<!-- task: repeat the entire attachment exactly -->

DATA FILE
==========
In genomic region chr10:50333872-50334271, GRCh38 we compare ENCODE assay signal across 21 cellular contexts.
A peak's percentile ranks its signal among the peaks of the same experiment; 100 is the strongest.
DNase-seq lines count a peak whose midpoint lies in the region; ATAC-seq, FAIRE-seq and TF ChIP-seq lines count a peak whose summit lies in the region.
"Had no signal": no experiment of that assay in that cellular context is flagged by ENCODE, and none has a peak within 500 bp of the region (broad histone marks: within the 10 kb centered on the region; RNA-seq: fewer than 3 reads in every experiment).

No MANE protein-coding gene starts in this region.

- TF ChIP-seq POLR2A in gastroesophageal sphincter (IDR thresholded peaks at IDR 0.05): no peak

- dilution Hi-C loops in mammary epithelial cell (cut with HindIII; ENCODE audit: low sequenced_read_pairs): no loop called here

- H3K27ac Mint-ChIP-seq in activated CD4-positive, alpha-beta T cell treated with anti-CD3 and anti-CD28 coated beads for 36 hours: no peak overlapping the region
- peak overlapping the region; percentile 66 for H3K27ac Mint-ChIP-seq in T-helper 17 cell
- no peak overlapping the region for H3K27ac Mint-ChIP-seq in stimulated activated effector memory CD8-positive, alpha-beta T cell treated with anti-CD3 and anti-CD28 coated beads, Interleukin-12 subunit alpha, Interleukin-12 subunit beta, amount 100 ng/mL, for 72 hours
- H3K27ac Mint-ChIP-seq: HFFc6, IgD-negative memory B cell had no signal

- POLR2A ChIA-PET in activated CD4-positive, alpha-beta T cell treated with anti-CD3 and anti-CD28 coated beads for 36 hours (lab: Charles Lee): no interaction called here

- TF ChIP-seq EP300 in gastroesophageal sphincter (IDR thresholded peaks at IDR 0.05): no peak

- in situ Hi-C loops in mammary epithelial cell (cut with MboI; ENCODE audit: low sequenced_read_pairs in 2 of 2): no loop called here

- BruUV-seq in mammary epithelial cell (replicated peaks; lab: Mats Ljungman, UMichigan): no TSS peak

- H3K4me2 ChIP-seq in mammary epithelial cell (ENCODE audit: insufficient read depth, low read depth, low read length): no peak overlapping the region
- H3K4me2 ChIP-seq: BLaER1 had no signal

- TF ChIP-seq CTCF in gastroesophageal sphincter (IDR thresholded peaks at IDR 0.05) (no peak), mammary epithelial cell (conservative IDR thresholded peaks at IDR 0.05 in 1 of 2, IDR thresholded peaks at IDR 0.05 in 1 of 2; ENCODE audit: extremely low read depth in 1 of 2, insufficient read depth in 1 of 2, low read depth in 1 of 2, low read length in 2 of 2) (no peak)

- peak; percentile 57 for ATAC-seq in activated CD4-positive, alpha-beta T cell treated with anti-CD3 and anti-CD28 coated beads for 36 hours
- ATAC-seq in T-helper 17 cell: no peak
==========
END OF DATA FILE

In genomic region chr10:50333872-50334271, GRCh38 we compare ENCODE assay signal across 21 cellular contexts.
A peak's percentile ranks its signal among the peaks of the same experiment; 100 is the strongest.
DNase-seq lines count a peak whose midpoint lies in the region; ATAC-seq, FAIRE-seq and TF ChIP-seq lines count a peak whose summit lies in the region.
"Had no signal": no experiment of that assay in that cellular context is flagged by ENCODE, and none has a peak within 500 bp of the region (broad histone marks: within the 10 kb centered on the region; RNA-seq: fewer than 3 reads in every experiment).

No MANE protein-coding gene starts in this region.

- TF ChIP-seq POLR2A in gastroesophageal sphincter (IDR thresholded peaks at IDR 0.05): no peak

- dilution Hi-C loops in mammary epithelial cell (cut with HindIII; ENCODE audit: low sequenced_read_pairs): no loop called here

- H3K27ac Mint-ChIP-seq in activated CD4-positive, alpha-beta T cell treated with anti-CD3 and anti-CD28 coated beads for 36 hours: no peak overlapping the region
- peak overlapping the region; percentile 66 for H3K27ac Mint-ChIP-seq in T-helper 17 cell
- no peak overlapping the region for H3K27ac Mint-ChIP-seq in stimulated activated effector memory CD8-positive, alpha-beta T cell treated with anti-CD3 and anti-CD28 coated beads, Interleukin-12 subunit alpha, Interleukin-12 subunit beta, amount 100 ng/mL, for 72 hours
- H3K27ac Mint-ChIP-seq: HFFc6, IgD-negative memory B cell had no signal

- POLR2A ChIA-PET in activated CD4-positive, alpha-beta T cell treated with anti-CD3 and anti-CD28 coated beads for 36 hours (lab: Charles Lee): no interaction called here

- TF ChIP-seq EP300 in gastroesophageal sphincter (IDR thresholded peaks at IDR 0.05): no peak

- in situ Hi-C loops in mammary epithelial cell (cut with MboI; ENCODE audit: low sequenced_read_pairs in 2 of 2): no loop called here

- BruUV-seq in mammary epithelial cell (replicated peaks; lab: Mats Ljungman, UMichigan): no TSS peak

- H3K4me2 ChIP-seq in mammary epithelial cell (ENCODE audit: insufficient read depth, low read depth, low read length): no peak overlapping the region
- H3K4me2 ChIP-seq: BLaER1 had no signal

- TF ChIP-seq CTCF in gastroesophageal sphincter (IDR thresholded peaks at IDR 0.05) (no peak), mammary epithelial cell (conservative IDR thresholded peaks at IDR 0.05 in 1 of 2, IDR thresholded peaks at IDR 0.05 in 1 of 2; ENCODE audit: extremely low read depth in 1 of 2, insufficient read depth in 1 of 2, low read depth in 1 of 2, low read length in 2 of 2) (no peak)

- peak; percentile 57 for ATAC-seq in activated CD4-positive, alpha-beta T cell treated with anti-CD3 and anti-CD28 coated beads for 36 hours
- ATAC-seq in T-helper 17 cell: no peak